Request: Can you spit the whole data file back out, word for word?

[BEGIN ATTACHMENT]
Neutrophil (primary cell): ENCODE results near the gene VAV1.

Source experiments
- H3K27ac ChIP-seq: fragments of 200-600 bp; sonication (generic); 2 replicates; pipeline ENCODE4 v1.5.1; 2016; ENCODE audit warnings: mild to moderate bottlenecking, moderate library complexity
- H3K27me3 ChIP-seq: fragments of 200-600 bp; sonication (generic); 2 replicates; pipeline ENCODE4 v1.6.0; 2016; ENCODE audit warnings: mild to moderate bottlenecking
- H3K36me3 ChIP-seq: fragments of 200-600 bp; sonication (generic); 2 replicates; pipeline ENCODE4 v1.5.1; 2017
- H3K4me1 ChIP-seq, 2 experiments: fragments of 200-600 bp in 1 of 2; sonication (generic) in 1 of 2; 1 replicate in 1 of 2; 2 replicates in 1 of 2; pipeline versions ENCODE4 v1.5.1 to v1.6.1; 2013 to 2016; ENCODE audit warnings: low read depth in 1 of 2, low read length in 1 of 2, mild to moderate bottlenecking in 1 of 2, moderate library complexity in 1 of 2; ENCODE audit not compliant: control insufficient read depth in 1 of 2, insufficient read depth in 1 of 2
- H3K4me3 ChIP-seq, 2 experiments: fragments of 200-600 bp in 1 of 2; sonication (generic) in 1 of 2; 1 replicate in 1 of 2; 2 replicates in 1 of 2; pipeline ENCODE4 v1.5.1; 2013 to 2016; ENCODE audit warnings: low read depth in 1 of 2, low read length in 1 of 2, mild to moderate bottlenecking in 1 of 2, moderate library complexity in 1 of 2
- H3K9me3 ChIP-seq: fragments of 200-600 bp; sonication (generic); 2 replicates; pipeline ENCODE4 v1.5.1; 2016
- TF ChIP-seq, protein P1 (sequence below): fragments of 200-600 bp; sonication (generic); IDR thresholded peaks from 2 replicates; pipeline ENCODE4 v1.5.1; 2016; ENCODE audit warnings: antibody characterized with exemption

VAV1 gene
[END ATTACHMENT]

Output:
Neutrophil (primary cell): ENCODE results near the gene VAV1.

Source experiments
- H3K27ac ChIP-seq: fragments of 200-600 bp; sonication (generic); 2 replicates; pipeline ENCODE4 v1.5.1; 2016; ENCODE audit warnings: mild to moderate bottlenecking, moderate library complexity
- H3K27me3 ChIP-seq: fragments of 200-600 bp; sonication (generic); 2 replicates; pipeline ENCODE4 v1.6.0; 2016; ENCODE audit warnings: mild to moderate bottlenecking
- H3K36me3 ChIP-seq: fragments of 200-600 bp; sonication (generic); 2 replicates; pipeline ENCODE4 v1.5.1; 2017
- H3K4me1 ChIP-seq, 2 experiments: fragments of 200-600 bp in 1 of 2; sonication (generic) in 1 of 2; 1 replicate in 1 of 2; 2 replicates in 1 of 2; pipeline versions ENCODE4 v1.5.1 to v1.6.1; 2013 to 2016; ENCODE audit warnings: low read depth in 1 of 2, low read length in 1 of 2, mild to moderate bottlenecking in 1 of 2, moderate library complexity in 1 of 2; ENCODE audit not compliant: control insufficient read depth in 1 of 2, insufficient read depth in 1 of 2
- H3K4me3 ChIP-seq, 2 experiments: fragments of 200-600 bp in 1 of 2; sonication (generic) in 1 of 2; 1 replicate in 1 of 2; 2 replicates in 1 of 2; pipeline ENCODE4 v1.5.1; 2013 to 2016; ENCODE audit warnings: low read depth in 1 of 2, low read length in 1 of 2, mild to moderate bottlenecking in 1 of 2, moderate library complexity in 1 of 2
- H3K9me3 ChIP-seq: fragments of 200-600 bp; sonication (generic); 2 replicates; pipeline ENCODE4 v1.5.1; 2016
- TF ChIP-seq, protein P1 (sequence below): fragments of 200-600 bp; sonication (generic); IDR thresholded peaks from 2 replicates; pipeline ENCODE4 v1.5.1; 2016; ENCODE audit warnings: antibody characterized with exemption

VAV1 gene